parental generation kinship terminology with four terms. one for M, one for F, one for FB and MB, and one for FZ and MZ
any of ego's ancestors or descendants on the direct line of descent that leads from and to ego
postmarital residence pattern in which a couple establishes a new place of residence rather than living with or near either set of parents
matrilineal or patrilineal descent
gifts given to the husbands family
children of a brother and a sister
a marital exchange in which the wife's group provides substantial gifts to the husband's family
rule or practice of of marriage between people of the same social group
rule requiring people to marry outside of their own group
biological father of a child
forbidden sexual relations with a close relative
custom by which a widow marries the brother of her deceased husband
socially recognized mother of a child
children of two brothers or two sisters
socially recognized as the father; not biological
any marriage with more than two spouses; polygamy
plural marriage in which a woman has more than one husband
pluarl marriage in which a man has more than one wife
A gift from the husband and his kin to the wife and her kin before, at, or after marriage; legitimizes children born to the woman as members of the husband's descent group
custom by which a widower marries the sister of his deceased wife
marx's opposed classes : owners of the means of production (factories, mines, large farms, and other sources of subsistent)
wealth or resource invested in business, with the intent of producing a profit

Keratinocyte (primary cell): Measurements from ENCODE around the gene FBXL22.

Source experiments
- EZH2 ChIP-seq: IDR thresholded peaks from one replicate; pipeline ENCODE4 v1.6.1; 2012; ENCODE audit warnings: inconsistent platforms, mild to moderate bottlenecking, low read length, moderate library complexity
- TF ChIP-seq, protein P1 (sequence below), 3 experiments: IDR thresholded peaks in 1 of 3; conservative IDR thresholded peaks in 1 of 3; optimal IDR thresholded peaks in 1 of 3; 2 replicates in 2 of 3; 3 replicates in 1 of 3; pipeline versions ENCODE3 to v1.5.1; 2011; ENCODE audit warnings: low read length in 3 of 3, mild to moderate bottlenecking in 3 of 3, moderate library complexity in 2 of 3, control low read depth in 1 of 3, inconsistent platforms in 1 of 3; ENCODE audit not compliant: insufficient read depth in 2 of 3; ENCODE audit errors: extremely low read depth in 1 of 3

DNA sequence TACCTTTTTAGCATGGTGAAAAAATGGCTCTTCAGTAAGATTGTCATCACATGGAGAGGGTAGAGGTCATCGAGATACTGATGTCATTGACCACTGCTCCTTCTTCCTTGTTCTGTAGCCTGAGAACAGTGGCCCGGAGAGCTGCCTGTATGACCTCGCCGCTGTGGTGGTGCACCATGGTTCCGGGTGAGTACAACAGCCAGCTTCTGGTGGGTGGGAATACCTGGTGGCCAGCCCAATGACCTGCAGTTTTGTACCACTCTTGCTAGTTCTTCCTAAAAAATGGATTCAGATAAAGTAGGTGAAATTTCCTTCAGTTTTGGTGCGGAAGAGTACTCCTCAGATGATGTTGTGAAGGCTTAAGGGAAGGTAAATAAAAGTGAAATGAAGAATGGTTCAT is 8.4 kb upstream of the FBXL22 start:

capitalist world economy
the single world system, which emerged in the 16th century, committed to production for sale, with the object of maximizing profits rather than supplying domestic needs
the political, social, economic, and cultural domination of a territory and its people by a foreign power for an extended period of time.
A system of government in which the communist party controls the political, economic, cultural and social life of the people used to help overthrow capitalism. successful in the soviet union
dominant structural position in the world system; consists of the strongest and most powerful states with advance systems of production
the actions used by one nation to exercise political or economic control over smaller or weaker nation
the original inhabitants of territories. descendants of tribes people.
the transformation from an agricultural (traditional society) to an industrial (modern society) nation (england)
guiding principle of colonialism, conquest, missionization, or development. idealogical justification for outsiders to guide native people.
Revival of Adam Smith's classic economic liberalism, the idea that governments should not regulate private enterprise and that free market forces should rule; a currently dominant intervention philosophy
Weakest structural position in the world system.
Referring to interactions between European nations and the societies they colonized (mainly after 1800); more generally, "postcolonial" may be used to signify a position against imperialism and Eurocentrism
Structural position in the world system intermediate between core and periphery
working class, or proletariat
Those who must sell their labor to survive; the antithesis of the bourgeoisie in Marx's class analysis
idea that discernable social system, based on wealth and power differentials, transcends individual countries.